Why is the fall likely to be an especially volatile time? Greece will return to center stage in September, given the additional financing needs that have been created by poor growth, a bureaucracy slow to implement promised reforms, and the possible extension of fiscal targets. Creditor countries are not eager to help, and they may demand that Greece's government enact reforms before help is provided, leaving Greek officials caught between an increasingly angry public and the expectations of those who can help. In the meanwhile, warnings from creditors -- designed to keep pressure on Greek officials -- will keep markets on edge. Also in September, we can expect a ruling from Germany's constitutional court on whether the Eurozone's proposed bail-out fund-the center piece of Eurozone leaders' response to the crisis-is legal.
Then there is the trouble in Spain. Current yields on Spanish debt reflect market expectation that the European Central Bank (ECB) stands ready to backstop Spain. That's an overly optimistic assessment, because ECB President Mario Draghi has detailed the pre-conditions for the bank's help, and those conditions have not yet been met. To satisfy Draghi's requests, the Spanish government must first make use of sovereign-backed bailout mechanisms in conjunction with a reform program. But unless and until market pressures force him to, Spanish Premier Mariano Rajoy is unlikely to ask for help, increasing the risk of market turmoil.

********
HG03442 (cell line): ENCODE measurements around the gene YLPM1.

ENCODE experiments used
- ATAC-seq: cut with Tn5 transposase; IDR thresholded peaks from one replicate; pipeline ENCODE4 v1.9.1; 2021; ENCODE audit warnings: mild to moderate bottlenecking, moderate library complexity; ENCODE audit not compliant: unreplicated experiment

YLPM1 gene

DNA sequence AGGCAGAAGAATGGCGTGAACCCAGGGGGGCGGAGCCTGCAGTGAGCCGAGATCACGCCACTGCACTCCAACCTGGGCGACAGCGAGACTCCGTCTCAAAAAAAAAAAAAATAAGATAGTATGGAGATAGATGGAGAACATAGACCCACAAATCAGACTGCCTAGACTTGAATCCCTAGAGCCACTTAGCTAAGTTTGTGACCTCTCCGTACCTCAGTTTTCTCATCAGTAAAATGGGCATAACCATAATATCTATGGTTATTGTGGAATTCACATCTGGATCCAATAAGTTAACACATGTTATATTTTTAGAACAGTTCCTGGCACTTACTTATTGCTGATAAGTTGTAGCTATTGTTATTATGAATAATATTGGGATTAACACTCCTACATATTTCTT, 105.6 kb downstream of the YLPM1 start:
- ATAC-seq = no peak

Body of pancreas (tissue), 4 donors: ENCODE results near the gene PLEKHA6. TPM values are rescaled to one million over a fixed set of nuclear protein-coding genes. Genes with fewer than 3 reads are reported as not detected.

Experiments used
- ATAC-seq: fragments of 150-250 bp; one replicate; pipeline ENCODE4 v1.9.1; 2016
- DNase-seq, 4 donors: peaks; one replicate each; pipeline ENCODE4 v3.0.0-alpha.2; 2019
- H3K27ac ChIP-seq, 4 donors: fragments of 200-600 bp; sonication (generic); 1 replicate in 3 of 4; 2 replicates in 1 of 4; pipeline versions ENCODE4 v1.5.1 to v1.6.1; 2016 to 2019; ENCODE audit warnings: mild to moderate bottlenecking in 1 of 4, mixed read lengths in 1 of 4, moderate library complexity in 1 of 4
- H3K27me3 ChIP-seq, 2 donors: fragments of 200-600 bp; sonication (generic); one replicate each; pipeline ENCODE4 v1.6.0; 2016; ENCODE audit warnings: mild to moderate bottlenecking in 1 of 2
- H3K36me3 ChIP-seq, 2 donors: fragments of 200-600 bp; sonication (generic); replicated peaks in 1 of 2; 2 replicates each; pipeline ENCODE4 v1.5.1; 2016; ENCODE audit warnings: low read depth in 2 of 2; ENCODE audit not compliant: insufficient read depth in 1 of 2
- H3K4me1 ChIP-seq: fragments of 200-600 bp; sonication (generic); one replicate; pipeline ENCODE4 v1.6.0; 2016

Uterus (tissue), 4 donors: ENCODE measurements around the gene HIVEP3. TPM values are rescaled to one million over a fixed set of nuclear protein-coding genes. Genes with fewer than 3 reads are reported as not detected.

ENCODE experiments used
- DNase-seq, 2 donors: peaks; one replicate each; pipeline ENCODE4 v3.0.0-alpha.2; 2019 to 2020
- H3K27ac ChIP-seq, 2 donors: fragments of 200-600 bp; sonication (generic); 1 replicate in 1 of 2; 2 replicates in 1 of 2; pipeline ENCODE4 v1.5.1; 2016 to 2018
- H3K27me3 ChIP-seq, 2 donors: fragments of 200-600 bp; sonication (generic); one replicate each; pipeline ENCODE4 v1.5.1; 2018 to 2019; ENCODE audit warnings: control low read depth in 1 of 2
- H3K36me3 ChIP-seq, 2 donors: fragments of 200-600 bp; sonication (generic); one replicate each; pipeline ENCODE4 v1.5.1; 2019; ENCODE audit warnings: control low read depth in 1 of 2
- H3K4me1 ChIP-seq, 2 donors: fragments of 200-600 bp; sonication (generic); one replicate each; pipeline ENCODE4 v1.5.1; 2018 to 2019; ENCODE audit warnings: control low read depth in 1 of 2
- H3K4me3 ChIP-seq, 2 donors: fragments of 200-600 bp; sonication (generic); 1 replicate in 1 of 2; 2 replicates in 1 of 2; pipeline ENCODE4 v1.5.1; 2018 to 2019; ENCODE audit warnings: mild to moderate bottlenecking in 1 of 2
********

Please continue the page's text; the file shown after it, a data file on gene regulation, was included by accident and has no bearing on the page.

Also this fall, the European Commission is due to propose plans for a single pan-Eurozone supervisor, part of a deal agreed by Germany in June that will pave the way for direct recapitalization of Spanish banks instead of an indirect path through Spain's government. But many controversial issues remain, not least the separation of national from EU-wide supervisory powers and a decision on whether all Eurozone banks will be covered or whether some countries, especially France and Germany, can negotiate exemptions. Without this measure of reassurance, lenders may again drive rates dangerously high.
Even if agreements on all these issues are reached with a minimum of friction, there is no guarantee that the creation of a supervisor will be enough to shore up vulnerable banks, provoking new anxieties and more market pressure on the bloc's weaker economies.